Whatever, I wouldn’t want Inga buried in the Pet Sematary, such as it is, but the parallels were undeniable. Warm Bodies had ripped me open, and Inga’s demise had pulled out my hideous heart. But hey, it was proof I was becoming human all over again. My undead disaffect armor in tatters around my chair, I made a pretty zombie target.
The metaphor has become such as easy mark that shows like The Walking Dead –that treat Romero’s mythos like its some pious bible–make me furious. With this AMC show the dead are longer a metaphor but a chance for drab overacting and slow-mo head shots, a soap box for sanctimonious overacting and subtle racism (black characters endangering the group welfare because they’re too naive and overwrought to understand their moms shambling around outside aren’t really their moms, etc.) You think this is a game? A joke? These people had families! Names! Don’t you get it! (see more of my outrage here.)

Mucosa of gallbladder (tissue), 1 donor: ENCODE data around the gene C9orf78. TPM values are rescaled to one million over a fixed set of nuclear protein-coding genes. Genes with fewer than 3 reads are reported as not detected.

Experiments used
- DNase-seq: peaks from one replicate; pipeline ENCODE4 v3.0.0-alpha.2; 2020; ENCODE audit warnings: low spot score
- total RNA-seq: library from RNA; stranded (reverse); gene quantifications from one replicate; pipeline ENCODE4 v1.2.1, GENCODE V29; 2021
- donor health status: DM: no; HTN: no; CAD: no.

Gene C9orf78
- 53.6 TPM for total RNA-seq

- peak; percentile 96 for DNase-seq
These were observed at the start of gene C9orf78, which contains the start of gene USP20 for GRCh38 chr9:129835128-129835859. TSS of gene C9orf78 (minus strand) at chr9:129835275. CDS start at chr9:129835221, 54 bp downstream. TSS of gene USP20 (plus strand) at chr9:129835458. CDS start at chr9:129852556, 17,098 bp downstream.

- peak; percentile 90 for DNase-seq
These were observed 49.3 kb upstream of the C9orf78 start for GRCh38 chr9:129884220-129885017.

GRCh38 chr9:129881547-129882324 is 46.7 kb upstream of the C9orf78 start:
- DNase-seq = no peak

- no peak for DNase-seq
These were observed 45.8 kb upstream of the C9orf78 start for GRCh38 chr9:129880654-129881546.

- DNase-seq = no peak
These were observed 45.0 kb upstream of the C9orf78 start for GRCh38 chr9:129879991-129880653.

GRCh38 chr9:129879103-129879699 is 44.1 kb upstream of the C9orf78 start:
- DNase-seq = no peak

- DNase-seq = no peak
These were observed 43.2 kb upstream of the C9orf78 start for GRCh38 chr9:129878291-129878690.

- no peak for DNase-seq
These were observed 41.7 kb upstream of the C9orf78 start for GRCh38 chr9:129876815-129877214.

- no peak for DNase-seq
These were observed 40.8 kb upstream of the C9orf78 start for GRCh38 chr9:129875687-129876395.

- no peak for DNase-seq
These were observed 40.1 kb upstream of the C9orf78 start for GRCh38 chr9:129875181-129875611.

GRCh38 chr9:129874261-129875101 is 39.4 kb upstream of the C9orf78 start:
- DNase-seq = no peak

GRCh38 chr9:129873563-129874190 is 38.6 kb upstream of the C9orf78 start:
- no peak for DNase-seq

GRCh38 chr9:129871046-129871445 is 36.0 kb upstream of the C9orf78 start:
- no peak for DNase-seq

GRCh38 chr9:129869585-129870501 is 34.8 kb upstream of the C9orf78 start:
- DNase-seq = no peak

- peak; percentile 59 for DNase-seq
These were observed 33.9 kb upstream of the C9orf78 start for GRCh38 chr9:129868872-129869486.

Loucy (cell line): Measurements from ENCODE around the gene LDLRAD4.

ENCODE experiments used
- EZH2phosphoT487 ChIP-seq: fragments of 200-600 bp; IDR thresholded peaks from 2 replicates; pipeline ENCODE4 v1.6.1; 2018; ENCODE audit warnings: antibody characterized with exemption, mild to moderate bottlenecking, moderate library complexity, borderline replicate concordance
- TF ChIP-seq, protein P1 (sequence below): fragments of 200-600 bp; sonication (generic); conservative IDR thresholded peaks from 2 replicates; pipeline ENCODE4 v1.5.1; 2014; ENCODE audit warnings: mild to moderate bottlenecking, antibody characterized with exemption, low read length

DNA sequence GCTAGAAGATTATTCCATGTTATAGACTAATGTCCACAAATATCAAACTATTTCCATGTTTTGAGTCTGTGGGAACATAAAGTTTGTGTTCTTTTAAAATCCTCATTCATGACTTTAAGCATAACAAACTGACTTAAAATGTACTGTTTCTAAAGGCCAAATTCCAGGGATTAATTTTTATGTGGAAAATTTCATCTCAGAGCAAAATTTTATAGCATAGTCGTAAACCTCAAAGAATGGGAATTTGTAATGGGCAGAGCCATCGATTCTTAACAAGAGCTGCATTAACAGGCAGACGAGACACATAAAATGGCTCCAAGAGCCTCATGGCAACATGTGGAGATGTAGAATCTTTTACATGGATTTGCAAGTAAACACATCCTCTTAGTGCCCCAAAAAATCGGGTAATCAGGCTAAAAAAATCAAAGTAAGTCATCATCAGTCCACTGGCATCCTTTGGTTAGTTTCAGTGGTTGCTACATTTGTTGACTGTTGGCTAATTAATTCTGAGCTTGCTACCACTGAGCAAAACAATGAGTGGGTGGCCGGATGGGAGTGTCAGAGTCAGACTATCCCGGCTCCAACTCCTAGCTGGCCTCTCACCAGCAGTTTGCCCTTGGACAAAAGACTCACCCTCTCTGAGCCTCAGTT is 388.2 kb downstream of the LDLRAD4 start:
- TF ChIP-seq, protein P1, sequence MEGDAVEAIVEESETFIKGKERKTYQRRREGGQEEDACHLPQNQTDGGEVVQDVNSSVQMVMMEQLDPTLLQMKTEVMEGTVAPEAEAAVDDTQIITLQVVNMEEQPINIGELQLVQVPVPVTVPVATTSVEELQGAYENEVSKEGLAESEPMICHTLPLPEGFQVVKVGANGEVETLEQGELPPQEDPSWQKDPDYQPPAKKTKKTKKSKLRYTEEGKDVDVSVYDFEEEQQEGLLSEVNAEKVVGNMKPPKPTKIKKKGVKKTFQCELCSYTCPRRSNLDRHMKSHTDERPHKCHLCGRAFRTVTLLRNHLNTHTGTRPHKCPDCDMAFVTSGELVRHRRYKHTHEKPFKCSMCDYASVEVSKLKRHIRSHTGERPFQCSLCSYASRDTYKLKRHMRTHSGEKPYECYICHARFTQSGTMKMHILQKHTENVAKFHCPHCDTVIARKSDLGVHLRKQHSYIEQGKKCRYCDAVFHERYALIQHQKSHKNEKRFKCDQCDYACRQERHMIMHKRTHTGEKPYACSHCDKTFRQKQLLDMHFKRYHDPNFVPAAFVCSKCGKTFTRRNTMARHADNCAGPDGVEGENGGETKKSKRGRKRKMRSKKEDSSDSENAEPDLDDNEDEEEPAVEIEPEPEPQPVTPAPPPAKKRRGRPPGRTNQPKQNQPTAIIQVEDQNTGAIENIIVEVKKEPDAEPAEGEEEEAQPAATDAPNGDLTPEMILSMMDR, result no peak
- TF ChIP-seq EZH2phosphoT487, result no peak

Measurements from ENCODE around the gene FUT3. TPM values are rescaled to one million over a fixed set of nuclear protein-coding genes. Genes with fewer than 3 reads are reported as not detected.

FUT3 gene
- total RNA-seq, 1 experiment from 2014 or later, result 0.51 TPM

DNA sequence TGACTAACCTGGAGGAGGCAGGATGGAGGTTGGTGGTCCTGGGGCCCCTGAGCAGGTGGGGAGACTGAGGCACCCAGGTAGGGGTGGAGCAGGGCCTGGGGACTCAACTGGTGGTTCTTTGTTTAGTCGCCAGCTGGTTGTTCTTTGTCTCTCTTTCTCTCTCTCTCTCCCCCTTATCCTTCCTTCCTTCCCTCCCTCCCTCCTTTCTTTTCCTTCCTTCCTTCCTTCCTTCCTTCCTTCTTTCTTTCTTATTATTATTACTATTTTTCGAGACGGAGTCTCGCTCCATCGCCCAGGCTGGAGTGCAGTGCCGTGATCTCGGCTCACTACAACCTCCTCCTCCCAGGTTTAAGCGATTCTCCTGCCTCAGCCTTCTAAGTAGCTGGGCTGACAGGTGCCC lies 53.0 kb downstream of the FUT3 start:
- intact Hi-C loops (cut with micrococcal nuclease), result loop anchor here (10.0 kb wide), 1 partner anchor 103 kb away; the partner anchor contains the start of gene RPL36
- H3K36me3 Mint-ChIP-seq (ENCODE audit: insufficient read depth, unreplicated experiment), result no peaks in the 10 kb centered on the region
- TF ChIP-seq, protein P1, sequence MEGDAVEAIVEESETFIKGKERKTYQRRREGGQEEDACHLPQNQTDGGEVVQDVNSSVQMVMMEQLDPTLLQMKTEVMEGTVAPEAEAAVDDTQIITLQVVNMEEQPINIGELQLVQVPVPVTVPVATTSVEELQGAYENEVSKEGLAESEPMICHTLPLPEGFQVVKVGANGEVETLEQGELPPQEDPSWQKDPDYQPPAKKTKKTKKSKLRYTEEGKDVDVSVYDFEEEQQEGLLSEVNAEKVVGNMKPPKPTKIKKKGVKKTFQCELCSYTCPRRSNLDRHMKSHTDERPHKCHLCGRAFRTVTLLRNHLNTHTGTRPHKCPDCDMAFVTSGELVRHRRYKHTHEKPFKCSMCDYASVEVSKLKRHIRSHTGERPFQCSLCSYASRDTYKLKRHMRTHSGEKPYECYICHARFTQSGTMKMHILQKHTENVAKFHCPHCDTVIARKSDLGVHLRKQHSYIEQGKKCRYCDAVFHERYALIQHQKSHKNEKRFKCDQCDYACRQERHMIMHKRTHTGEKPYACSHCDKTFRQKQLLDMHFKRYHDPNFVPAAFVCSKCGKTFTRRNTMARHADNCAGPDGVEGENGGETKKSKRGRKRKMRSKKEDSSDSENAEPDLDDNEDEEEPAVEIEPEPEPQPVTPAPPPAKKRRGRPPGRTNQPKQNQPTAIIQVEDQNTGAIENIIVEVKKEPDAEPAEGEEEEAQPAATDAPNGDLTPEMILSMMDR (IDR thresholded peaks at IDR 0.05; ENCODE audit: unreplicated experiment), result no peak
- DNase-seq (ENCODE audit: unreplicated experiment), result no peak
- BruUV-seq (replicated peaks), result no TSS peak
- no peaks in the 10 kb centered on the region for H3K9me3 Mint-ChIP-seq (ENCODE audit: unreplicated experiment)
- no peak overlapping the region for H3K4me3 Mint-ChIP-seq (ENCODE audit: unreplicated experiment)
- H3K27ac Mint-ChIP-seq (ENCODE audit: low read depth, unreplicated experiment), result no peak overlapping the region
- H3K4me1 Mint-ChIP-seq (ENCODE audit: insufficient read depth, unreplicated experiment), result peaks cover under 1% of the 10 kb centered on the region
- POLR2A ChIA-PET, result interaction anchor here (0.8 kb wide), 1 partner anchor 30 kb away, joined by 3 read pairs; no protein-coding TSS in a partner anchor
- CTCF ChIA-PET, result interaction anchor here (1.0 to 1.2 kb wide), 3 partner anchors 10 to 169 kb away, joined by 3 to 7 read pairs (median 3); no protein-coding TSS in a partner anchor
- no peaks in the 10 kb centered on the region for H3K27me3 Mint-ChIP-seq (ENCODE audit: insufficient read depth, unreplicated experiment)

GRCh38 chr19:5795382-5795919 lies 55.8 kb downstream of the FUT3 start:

But both ParaNorman and Warm Bodies aren’t just speaking to red state lynch mob mentality, but the seething righteous condemnation of people like me. So let it be noted: though the landscape is filled with Twilight cash-in horror-romances wherein a girl has to choose between two different monster boys with their shirts off, Warm Bodies provides something different: it goes to the source material and it dares, in the end, to go wide, all the way back out into the light. ParaNorman does the same thing, in reverse, refuses to give up on the townsfolk even though they surely deserve to be destroyed. Not since Gene Wilder made peace at last with his hideous offspring in Young Frankenstein (my honorarium here) or the cannibal mutant got the girl (Tucker and Dale vs. Evil – here) have horror staples been so effectively pulled from their scar tissue and replaced with the loving stitch. If that’s not enough to spark your dead horror film heart back to life, brother Fred, blast away! Hot hipster zombie beeyatch at 12 o’clock! I forgive you in advance, just ease up if you see a shambling black lab… it is my child.
Inga! Inga, doncha know me?